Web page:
Michigan Lawmakers Want To Suspend Or Deny Truant Teens' Driver's Licenses


Michigan State Rep. Andy Schor (D-Lansing) thinks he has the solution to school truancy. Schor plans to introduce House Bills 5208 and 5209 on Jan. 8, which would take away or deny driver's licenses to students who have a high number of absences from school.

"Driving is a privilege and one that young people treasure, making it a good way to motivate them to stay in school," Schor said.

The bills are not available online to read yet, and exact information on how many absences would constitute denial or the suspension of a student's driver's license has not been made public, reports MLive.

The legislation would begin with judges, who would be compelled to notify the secretary of state of cases of truancy. The secretary of state would have to complete the suspension of the license if the juvenile is found "willfully and repeatedly absent from schools for six months" by a circuit court, according to NY Daily News. If a juvenile does not have a license they would be denied one upon application.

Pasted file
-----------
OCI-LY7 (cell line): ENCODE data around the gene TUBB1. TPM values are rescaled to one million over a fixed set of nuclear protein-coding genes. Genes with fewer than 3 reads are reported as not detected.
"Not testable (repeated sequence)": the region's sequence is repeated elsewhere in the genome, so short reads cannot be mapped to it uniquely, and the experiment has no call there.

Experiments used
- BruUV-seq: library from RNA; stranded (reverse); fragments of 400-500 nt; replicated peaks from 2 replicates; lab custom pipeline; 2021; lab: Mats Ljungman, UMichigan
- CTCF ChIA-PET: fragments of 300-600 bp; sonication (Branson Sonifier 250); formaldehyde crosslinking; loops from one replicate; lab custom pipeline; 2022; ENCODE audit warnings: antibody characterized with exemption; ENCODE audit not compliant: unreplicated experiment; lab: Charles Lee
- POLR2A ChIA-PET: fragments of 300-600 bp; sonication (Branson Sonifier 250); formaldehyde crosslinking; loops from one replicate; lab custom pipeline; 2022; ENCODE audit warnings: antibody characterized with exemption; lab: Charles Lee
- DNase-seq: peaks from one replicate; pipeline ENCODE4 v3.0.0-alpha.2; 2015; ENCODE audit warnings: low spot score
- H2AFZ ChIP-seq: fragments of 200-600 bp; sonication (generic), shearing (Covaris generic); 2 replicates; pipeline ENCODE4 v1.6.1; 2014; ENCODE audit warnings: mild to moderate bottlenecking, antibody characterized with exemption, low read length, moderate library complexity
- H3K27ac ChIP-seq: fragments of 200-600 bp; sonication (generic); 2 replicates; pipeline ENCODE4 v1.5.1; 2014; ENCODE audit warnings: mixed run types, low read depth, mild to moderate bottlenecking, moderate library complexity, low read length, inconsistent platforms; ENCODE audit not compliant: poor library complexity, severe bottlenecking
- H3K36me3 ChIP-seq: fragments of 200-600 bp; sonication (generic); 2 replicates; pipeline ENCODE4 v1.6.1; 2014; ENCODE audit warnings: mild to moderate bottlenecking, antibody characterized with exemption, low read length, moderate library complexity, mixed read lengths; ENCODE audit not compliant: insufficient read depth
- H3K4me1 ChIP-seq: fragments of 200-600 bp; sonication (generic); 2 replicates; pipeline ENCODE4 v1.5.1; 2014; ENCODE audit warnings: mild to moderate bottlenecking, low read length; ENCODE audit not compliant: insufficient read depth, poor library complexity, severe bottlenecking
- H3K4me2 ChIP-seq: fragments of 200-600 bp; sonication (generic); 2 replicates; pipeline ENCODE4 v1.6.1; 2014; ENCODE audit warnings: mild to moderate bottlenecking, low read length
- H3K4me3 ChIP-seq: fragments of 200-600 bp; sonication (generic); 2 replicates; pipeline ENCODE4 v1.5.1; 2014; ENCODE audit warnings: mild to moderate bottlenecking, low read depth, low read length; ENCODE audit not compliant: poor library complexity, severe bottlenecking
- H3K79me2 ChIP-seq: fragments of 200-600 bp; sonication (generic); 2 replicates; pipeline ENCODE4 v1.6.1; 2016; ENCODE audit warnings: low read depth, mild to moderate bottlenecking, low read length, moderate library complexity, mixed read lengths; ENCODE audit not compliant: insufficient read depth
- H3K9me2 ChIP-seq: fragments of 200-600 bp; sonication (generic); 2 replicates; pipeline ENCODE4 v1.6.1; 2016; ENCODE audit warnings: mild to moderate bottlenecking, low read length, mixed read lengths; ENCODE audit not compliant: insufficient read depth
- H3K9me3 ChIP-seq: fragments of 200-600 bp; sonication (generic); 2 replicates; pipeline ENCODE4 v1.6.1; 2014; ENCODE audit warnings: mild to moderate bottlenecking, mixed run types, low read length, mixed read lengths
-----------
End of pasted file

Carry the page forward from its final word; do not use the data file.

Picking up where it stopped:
Rockford Superintendent Mike Shibler believes parents need to take the responsibility, too.

"A parent can do the same thing the proposed state legislation is trying to do ... It is really the responsibly of parents to make sure their kids get to school on time and are ready to learn, not be truant."

It would be ideal if parents could control the situation on their own. This is not always the case.

"Most parents want their kids in school but some have lost the authority in their homes and don’t know what to do," Jenison Superintendent Tom TenBrink said. "You can pass a law, but enforcement is where it is difficult."

TenBrink believes alternative methods need to be considered, including driver's licenses, to get teens to comply with mandatory school attendance until they are 18.


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